Macrosyn: Product Information (Page 2 of 4)

ADVERSE REACTIONS

Cattle

In one BRD field study, two calves treated with tulathromycin injection at 2.5 mg/kg BW exhibited transient hypersalivation. One of these calves also exhibited transient dyspnea, which may have been related to pneumonia.

Swine

In one field study, one out of 40 pigs treated with tulathromycin injection at 2.5 mg/kg BW exhibited mild salivation that resolved in less than four hours.

POST APPROVAL EXPERIENCE

The following adverse events are based on post approval adverse drug experience reporting. Not all adverse events are reported to the FDA CVM. It is not always possible to reliably estimate the adverse event frequency or establish a causal relationship to product exposure using these data. The following adverse events are listed in decreasing order of reporting frequency in cattle: Injection site reactions and anaphylaxis/anaphylactoid reactions. For additional information about adverse drug experience reporting for animal drugs, contact FDA at 1-888-FDA-VETS or http://www.fda.gov/reportanimalae.

CLINICAL PHARMACOLOGY

At physiological pH, tulathromycin (a weak base) is approximately 50 times more soluble in hydrophilic than hydrophobic media. This solubility profile is consistent with the extracellular pathogen activity typically associated with the macrolides.1 Markedly higher tulathromycin concentrations are observed in the lungs as compared to the plasma. The extent to which lung concentrations represent free (active) drug was not examined. Therefore, the clinical relevance of these elevated lung concentrations is undetermined.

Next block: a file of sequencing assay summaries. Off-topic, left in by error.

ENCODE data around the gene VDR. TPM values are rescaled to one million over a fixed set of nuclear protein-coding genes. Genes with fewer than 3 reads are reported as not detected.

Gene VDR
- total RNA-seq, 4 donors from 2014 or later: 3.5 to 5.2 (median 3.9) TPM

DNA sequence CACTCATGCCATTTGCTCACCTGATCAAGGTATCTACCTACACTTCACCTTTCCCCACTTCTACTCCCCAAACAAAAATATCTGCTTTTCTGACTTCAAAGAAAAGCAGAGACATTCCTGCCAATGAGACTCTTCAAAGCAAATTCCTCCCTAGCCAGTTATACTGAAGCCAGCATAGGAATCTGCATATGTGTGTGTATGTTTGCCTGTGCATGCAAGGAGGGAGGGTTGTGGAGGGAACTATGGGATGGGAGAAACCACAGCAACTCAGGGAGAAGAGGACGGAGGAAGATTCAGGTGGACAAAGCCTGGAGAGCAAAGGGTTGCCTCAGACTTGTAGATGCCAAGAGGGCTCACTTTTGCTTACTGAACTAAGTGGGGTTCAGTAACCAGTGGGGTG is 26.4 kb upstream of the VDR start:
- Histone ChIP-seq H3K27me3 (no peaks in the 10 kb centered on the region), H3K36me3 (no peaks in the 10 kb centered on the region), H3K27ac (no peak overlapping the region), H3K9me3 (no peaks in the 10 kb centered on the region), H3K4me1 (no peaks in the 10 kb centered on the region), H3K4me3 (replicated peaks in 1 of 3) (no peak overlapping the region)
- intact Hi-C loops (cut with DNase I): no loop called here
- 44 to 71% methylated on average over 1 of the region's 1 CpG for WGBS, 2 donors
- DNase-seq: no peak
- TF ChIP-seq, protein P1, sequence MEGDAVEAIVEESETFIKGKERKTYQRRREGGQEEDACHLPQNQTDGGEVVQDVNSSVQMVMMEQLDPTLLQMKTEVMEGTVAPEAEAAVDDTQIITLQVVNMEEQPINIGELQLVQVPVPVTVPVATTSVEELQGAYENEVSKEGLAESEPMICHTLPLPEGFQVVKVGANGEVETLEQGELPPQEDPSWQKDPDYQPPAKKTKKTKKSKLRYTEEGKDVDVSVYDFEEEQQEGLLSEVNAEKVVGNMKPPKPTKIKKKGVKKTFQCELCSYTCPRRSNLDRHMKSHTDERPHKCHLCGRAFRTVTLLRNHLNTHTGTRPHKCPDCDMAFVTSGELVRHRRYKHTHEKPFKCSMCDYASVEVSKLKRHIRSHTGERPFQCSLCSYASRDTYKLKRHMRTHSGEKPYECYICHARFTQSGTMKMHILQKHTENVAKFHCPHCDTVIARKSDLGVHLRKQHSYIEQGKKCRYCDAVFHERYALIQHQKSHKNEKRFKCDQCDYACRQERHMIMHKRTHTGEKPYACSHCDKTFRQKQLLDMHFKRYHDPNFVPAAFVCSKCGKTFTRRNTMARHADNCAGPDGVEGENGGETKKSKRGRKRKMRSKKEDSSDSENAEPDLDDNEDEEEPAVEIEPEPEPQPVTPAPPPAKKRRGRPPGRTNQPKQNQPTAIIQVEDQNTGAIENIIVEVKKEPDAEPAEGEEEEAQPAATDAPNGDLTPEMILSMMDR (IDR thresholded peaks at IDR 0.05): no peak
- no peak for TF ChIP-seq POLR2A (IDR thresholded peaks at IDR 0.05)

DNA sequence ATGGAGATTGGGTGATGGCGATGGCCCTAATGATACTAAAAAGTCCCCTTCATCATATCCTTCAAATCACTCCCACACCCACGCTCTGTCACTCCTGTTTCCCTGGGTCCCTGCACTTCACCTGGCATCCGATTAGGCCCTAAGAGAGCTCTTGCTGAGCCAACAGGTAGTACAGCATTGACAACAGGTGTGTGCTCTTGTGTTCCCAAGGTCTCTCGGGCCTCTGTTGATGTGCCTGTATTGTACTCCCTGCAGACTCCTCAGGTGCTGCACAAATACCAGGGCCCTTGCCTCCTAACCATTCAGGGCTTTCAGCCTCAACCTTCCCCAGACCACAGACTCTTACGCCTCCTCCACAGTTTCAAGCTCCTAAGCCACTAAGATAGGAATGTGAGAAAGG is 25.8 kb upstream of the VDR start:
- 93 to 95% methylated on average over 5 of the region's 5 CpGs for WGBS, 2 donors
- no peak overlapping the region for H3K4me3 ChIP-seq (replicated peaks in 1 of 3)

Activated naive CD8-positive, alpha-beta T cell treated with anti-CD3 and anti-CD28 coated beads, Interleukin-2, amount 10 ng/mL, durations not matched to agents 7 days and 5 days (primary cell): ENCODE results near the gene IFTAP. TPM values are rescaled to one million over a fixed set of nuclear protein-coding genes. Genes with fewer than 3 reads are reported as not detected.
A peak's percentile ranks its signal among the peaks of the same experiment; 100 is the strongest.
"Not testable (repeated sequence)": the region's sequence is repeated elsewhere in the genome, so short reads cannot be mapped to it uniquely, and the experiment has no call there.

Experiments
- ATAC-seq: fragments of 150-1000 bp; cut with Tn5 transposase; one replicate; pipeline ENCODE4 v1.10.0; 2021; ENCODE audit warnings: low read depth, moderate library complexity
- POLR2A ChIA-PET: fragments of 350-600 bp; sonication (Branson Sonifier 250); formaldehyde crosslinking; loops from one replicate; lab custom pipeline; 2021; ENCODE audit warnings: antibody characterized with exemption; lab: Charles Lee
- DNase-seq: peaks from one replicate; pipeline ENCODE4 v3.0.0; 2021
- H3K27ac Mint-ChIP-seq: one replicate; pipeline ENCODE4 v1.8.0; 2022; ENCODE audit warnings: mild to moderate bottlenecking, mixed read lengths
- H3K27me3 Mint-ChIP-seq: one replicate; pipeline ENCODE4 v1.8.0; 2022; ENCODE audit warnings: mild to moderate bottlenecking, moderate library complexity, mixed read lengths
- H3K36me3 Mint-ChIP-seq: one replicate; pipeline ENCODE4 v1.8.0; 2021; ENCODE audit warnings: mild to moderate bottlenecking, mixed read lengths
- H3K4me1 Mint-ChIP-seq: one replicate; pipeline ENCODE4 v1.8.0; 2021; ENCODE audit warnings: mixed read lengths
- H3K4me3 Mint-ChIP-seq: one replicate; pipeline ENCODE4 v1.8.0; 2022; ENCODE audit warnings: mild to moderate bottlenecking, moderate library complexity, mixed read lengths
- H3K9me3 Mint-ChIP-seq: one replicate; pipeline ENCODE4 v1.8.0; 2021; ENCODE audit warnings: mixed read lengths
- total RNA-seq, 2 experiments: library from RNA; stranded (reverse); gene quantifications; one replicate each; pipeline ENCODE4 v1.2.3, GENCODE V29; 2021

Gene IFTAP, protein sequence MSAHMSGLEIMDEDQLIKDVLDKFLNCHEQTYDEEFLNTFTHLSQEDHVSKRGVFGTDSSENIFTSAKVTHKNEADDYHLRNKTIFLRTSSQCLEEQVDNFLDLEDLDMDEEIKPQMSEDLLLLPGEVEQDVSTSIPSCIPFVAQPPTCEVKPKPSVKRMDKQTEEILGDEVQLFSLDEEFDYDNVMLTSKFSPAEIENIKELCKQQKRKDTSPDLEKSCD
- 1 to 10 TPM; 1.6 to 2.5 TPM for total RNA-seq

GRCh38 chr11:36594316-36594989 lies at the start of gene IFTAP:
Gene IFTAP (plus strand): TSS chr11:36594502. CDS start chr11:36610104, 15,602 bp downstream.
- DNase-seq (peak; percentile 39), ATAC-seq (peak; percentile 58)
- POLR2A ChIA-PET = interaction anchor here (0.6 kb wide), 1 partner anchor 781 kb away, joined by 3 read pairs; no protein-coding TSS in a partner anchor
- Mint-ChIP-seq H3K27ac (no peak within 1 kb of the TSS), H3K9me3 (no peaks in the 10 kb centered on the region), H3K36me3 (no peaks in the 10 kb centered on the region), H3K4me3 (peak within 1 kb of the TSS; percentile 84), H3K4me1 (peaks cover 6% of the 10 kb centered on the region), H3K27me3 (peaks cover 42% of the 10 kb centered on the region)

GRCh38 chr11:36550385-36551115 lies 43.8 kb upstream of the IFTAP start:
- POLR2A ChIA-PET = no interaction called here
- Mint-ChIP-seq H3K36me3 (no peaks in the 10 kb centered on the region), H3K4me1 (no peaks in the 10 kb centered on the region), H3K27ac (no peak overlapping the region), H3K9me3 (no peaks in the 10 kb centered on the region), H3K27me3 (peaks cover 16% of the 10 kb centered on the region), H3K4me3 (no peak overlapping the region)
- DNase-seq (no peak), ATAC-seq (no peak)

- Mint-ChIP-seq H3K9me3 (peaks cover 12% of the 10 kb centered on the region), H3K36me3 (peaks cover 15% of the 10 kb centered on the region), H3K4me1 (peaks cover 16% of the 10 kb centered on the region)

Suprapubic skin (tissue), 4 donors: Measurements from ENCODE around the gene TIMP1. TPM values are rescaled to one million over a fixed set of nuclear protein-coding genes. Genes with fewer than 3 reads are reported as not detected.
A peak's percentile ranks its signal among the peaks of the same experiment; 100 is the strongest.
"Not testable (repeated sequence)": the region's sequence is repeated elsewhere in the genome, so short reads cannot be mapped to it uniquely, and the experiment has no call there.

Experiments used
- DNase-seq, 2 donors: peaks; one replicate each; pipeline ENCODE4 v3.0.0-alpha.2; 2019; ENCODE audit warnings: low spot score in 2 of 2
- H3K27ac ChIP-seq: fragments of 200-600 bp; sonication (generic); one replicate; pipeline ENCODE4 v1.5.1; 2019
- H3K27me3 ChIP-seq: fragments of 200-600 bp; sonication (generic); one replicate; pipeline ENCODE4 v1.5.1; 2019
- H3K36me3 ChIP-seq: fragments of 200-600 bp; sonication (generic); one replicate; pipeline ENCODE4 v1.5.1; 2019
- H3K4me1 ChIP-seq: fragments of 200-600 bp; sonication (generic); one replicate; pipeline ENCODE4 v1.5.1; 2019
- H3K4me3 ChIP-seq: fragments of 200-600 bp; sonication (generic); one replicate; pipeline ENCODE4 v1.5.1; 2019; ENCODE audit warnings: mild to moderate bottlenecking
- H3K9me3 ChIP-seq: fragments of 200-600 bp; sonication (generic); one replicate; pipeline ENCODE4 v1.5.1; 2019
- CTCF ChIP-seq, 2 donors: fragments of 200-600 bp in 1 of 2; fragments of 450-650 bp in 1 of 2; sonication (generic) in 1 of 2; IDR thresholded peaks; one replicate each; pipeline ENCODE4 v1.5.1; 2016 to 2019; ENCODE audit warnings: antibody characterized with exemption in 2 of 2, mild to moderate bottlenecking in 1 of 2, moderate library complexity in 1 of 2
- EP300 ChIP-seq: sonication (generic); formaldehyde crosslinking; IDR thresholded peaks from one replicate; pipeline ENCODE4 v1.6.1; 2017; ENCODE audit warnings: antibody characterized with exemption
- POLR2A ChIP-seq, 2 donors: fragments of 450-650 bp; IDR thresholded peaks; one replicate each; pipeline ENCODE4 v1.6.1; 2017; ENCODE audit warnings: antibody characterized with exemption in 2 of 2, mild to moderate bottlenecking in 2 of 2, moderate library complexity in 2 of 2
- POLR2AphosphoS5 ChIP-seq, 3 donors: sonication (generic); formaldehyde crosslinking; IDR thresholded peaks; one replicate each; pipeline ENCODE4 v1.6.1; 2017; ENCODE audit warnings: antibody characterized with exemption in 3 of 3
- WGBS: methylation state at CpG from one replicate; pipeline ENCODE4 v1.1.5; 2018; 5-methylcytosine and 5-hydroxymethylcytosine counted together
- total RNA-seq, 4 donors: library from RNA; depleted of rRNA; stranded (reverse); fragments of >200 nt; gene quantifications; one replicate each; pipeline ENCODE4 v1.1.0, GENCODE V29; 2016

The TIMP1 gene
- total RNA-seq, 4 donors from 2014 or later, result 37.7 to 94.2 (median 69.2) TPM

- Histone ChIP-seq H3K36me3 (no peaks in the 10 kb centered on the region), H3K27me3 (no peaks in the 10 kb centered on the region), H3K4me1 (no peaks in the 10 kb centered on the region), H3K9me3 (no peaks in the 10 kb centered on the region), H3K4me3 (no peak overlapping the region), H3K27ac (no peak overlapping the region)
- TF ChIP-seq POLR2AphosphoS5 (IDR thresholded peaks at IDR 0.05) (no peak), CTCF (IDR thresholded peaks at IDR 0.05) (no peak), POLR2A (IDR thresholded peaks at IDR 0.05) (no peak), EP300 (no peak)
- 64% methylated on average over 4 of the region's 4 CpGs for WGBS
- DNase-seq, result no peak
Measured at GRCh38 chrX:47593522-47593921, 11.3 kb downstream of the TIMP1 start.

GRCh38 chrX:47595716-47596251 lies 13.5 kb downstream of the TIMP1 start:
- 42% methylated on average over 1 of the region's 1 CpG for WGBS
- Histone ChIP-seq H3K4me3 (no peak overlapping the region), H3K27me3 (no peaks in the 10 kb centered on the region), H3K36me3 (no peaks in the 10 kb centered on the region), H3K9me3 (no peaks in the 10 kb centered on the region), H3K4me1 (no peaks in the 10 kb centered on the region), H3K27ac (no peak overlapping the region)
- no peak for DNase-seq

Although the relationship between tulathromycin and the characteristics of its antimicrobial effects has not been characterized, as a class, macrolides tend to be primarily bacteriostatic, but may be bactericidal against some pathogens.2 They also tend to exhibit concentration independent killing; the rate of bacterial eradication does not change once serum drug concentrations reach 2 to 3 times the minimum inhibitory concentration (MIC) of the targeted pathogen. Under these conditions, the time that serum concentrations remain above the MIC becomes the major determinant of antimicrobial activity. Macrolides also exhibit a post-antibiotic effect (PAE), the duration of which tends to be both drug and pathogen dependent. In general, by increasing the macrolide concentration and the exposure time, the PAE will increase to some maximal duration. Of the two variables, concentration and exposure time, drug concentration tends to be the most powerful determinant of the duration of PAE.